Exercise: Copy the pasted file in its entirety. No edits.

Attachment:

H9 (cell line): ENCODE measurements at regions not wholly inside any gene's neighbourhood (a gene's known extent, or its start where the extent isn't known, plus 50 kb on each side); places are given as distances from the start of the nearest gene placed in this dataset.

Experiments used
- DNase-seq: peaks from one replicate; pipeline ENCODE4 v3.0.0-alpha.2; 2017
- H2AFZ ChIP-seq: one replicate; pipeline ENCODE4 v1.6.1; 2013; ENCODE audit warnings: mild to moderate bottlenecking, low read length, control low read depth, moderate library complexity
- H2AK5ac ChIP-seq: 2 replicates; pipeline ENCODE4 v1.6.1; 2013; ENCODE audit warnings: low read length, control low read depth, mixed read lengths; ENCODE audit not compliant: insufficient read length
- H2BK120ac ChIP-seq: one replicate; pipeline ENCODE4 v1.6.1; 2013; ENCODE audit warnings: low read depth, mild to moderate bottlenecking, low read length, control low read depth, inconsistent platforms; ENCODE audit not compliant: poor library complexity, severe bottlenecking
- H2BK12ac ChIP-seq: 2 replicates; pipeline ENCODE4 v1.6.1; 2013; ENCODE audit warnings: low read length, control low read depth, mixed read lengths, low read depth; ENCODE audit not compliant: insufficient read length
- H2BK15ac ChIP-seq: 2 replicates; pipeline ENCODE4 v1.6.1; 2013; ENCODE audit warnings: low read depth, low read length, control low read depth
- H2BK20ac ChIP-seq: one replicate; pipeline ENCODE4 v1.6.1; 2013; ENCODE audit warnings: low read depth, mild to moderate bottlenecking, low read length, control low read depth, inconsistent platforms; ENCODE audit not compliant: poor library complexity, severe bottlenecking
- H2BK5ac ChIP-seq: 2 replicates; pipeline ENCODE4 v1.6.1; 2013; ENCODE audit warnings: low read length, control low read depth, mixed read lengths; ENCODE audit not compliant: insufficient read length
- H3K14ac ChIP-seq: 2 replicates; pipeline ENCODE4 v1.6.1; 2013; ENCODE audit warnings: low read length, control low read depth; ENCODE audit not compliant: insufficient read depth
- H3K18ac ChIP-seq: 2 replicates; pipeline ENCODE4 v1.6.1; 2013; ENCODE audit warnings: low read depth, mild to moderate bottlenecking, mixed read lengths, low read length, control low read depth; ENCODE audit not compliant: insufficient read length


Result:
H9 (cell line): ENCODE measurements at regions not wholly inside any gene's neighbourhood (a gene's known extent, or its start where the extent isn't known, plus 50 kb on each side); places are given as distances from the start of the nearest gene placed in this dataset.

Experiments used
- DNase-seq: peaks from one replicate; pipeline ENCODE4 v3.0.0-alpha.2; 2017
- H2AFZ ChIP-seq: one replicate; pipeline ENCODE4 v1.6.1; 2013; ENCODE audit warnings: mild to moderate bottlenecking, low read length, control low read depth, moderate library complexity
- H2AK5ac ChIP-seq: 2 replicates; pipeline ENCODE4 v1.6.1; 2013; ENCODE audit warnings: low read length, control low read depth, mixed read lengths; ENCODE audit not compliant: insufficient read length
- H2BK120ac ChIP-seq: one replicate; pipeline ENCODE4 v1.6.1; 2013; ENCODE audit warnings: low read depth, mild to moderate bottlenecking, low read length, control low read depth, inconsistent platforms; ENCODE audit not compliant: poor library complexity, severe bottlenecking
- H2BK12ac ChIP-seq: 2 replicates; pipeline ENCODE4 v1.6.1; 2013; ENCODE audit warnings: low read length, control low read depth, mixed read lengths, low read depth; ENCODE audit not compliant: insufficient read length
- H2BK15ac ChIP-seq: 2 replicates; pipeline ENCODE4 v1.6.1; 2013; ENCODE audit warnings: low read depth, low read length, control low read depth
- H2BK20ac ChIP-seq: one replicate; pipeline ENCODE4 v1.6.1; 2013; ENCODE audit warnings: low read depth, mild to moderate bottlenecking, low read length, control low read depth, inconsistent platforms; ENCODE audit not compliant: poor library complexity, severe bottlenecking
- H2BK5ac ChIP-seq: 2 replicates; pipeline ENCODE4 v1.6.1; 2013; ENCODE audit warnings: low read length, control low read depth, mixed read lengths; ENCODE audit not compliant: insufficient read length
- H3K14ac ChIP-seq: 2 replicates; pipeline ENCODE4 v1.6.1; 2013; ENCODE audit warnings: low read length, control low read depth; ENCODE audit not compliant: insufficient read depth
- H3K18ac ChIP-seq: 2 replicates; pipeline ENCODE4 v1.6.1; 2013; ENCODE audit warnings: low read depth, mild to moderate bottlenecking, mixed read lengths, low read length, control low read depth; ENCODE audit not compliant: insufficient read length